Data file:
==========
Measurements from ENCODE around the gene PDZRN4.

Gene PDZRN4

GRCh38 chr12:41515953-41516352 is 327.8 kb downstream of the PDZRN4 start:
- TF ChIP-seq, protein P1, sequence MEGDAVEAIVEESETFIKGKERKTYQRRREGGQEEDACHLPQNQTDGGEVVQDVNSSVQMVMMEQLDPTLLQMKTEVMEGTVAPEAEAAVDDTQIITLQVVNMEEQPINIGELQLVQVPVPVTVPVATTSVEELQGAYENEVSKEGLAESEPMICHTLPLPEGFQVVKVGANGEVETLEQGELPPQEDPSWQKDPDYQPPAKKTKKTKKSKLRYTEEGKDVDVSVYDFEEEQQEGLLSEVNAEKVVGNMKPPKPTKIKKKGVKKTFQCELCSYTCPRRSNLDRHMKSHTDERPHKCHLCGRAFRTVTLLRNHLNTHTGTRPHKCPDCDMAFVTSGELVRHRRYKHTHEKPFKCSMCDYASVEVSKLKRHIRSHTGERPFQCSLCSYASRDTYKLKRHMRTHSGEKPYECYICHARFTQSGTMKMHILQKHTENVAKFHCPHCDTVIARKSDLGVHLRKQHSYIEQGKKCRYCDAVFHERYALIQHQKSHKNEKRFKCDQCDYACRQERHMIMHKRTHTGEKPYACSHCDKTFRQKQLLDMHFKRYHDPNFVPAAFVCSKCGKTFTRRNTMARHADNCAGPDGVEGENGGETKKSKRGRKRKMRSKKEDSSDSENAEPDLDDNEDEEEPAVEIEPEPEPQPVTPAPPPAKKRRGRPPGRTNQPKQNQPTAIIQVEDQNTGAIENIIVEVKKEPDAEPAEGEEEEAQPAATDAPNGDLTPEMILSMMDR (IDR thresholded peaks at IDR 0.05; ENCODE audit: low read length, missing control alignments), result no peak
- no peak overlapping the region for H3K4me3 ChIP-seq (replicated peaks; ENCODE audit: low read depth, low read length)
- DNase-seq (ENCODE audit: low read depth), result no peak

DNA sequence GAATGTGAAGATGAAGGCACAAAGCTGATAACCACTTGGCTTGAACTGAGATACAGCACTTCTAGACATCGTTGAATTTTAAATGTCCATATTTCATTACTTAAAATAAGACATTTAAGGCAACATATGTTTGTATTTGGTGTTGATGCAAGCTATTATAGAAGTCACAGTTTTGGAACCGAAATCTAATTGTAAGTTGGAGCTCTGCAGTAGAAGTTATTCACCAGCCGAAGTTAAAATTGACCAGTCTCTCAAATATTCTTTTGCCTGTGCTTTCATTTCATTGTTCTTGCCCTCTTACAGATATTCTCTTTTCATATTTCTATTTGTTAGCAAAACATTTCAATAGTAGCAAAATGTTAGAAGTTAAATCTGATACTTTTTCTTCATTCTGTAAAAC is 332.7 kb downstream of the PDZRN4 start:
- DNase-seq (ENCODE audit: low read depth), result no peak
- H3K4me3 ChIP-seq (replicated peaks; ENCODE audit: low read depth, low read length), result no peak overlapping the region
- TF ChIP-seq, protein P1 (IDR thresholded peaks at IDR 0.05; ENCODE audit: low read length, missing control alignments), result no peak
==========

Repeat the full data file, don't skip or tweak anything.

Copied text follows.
Measurements from ENCODE around the gene PDZRN4.

Gene PDZRN4

GRCh38 chr12:41515953-41516352 is 327.8 kb downstream of the PDZRN4 start:
- TF ChIP-seq, protein P1, sequence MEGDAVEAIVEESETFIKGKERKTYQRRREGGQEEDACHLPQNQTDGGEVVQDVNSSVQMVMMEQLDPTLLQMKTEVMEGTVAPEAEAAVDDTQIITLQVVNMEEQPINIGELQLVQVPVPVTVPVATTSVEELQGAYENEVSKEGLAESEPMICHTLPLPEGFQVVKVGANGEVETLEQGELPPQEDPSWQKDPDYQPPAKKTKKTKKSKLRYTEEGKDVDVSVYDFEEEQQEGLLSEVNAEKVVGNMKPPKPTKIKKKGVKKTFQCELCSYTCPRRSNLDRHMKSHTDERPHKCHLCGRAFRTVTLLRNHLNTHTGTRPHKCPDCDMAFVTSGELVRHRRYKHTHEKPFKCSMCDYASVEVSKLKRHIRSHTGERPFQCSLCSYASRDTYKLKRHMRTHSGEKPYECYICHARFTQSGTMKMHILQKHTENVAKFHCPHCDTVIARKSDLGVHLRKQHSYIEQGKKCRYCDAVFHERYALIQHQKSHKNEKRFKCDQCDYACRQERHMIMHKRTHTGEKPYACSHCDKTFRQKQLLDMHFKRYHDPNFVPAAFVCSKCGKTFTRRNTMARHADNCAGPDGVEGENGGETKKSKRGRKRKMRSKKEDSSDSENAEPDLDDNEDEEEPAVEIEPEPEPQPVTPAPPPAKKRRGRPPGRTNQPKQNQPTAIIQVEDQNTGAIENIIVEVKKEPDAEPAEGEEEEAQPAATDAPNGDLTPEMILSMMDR (IDR thresholded peaks at IDR 0.05; ENCODE audit: low read length, missing control alignments), result no peak
- no peak overlapping the region for H3K4me3 ChIP-seq (replicated peaks; ENCODE audit: low read depth, low read length)
- DNase-seq (ENCODE audit: low read depth), result no peak

DNA sequence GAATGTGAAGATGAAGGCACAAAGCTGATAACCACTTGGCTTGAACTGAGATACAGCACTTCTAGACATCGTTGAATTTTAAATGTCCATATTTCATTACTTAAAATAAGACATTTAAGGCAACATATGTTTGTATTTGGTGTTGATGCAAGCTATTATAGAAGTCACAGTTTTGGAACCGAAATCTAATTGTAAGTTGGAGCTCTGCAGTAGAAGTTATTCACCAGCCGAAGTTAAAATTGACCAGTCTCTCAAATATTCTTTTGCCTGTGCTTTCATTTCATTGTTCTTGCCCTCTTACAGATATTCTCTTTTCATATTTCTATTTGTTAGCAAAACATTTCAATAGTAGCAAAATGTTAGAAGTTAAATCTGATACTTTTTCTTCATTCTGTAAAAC is 332.7 kb downstream of the PDZRN4 start:
- DNase-seq (ENCODE audit: low read depth), result no peak
- H3K4me3 ChIP-seq (replicated peaks; ENCODE audit: low read depth, low read length), result no peak overlapping the region
- TF ChIP-seq, protein P1 (IDR thresholded peaks at IDR 0.05; ENCODE audit: low read length, missing control alignments), result no peak